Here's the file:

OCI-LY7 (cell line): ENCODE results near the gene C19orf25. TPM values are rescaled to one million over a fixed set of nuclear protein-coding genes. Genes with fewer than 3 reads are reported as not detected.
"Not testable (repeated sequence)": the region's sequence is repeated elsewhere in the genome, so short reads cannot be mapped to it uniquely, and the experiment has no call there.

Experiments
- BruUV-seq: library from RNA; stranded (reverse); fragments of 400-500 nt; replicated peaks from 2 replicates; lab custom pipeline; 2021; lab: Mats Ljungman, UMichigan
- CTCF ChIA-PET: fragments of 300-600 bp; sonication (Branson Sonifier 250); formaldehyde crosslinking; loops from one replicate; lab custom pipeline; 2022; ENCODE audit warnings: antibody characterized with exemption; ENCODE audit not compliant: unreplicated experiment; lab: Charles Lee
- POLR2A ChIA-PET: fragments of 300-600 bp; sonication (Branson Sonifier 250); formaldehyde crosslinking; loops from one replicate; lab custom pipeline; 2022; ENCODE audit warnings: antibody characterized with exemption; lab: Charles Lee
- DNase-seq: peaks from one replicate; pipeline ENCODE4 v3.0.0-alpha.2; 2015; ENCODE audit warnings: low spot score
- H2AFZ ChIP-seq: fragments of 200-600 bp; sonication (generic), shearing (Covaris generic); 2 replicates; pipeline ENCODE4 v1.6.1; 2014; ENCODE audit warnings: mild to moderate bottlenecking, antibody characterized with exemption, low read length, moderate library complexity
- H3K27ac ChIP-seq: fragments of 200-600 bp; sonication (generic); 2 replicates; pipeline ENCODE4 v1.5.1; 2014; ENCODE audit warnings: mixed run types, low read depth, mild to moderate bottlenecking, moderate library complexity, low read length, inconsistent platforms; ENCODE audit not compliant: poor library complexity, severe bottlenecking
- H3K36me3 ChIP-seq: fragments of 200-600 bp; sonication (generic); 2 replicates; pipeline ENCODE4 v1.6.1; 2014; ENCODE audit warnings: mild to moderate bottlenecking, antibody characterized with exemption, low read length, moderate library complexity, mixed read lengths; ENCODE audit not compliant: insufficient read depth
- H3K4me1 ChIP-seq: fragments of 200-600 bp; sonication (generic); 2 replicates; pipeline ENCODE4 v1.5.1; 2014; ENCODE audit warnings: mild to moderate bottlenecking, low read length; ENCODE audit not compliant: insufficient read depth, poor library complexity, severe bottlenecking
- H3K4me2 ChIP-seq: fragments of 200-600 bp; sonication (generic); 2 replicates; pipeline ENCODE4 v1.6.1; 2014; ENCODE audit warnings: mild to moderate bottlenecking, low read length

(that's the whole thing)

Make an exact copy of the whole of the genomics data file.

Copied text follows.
OCI-LY7 (cell line): ENCODE results near the gene C19orf25. TPM values are rescaled to one million over a fixed set of nuclear protein-coding genes. Genes with fewer than 3 reads are reported as not detected.
"Not testable (repeated sequence)": the region's sequence is repeated elsewhere in the genome, so short reads cannot be mapped to it uniquely, and the experiment has no call there.

Experiments
- BruUV-seq: library from RNA; stranded (reverse); fragments of 400-500 nt; replicated peaks from 2 replicates; lab custom pipeline; 2021; lab: Mats Ljungman, UMichigan
- CTCF ChIA-PET: fragments of 300-600 bp; sonication (Branson Sonifier 250); formaldehyde crosslinking; loops from one replicate; lab custom pipeline; 2022; ENCODE audit warnings: antibody characterized with exemption; ENCODE audit not compliant: unreplicated experiment; lab: Charles Lee
- POLR2A ChIA-PET: fragments of 300-600 bp; sonication (Branson Sonifier 250); formaldehyde crosslinking; loops from one replicate; lab custom pipeline; 2022; ENCODE audit warnings: antibody characterized with exemption; lab: Charles Lee
- DNase-seq: peaks from one replicate; pipeline ENCODE4 v3.0.0-alpha.2; 2015; ENCODE audit warnings: low spot score
- H2AFZ ChIP-seq: fragments of 200-600 bp; sonication (generic), shearing (Covaris generic); 2 replicates; pipeline ENCODE4 v1.6.1; 2014; ENCODE audit warnings: mild to moderate bottlenecking, antibody characterized with exemption, low read length, moderate library complexity
- H3K27ac ChIP-seq: fragments of 200-600 bp; sonication (generic); 2 replicates; pipeline ENCODE4 v1.5.1; 2014; ENCODE audit warnings: mixed run types, low read depth, mild to moderate bottlenecking, moderate library complexity, low read length, inconsistent platforms; ENCODE audit not compliant: poor library complexity, severe bottlenecking
- H3K36me3 ChIP-seq: fragments of 200-600 bp; sonication (generic); 2 replicates; pipeline ENCODE4 v1.6.1; 2014; ENCODE audit warnings: mild to moderate bottlenecking, antibody characterized with exemption, low read length, moderate library complexity, mixed read lengths; ENCODE audit not compliant: insufficient read depth
- H3K4me1 ChIP-seq: fragments of 200-600 bp; sonication (generic); 2 replicates; pipeline ENCODE4 v1.5.1; 2014; ENCODE audit warnings: mild to moderate bottlenecking, low read length; ENCODE audit not compliant: insufficient read depth, poor library complexity, severe bottlenecking
- H3K4me2 ChIP-seq: fragments of 200-600 bp; sonication (generic); 2 replicates; pipeline ENCODE4 v1.6.1; 2014; ENCODE audit warnings: mild to moderate bottlenecking, low read length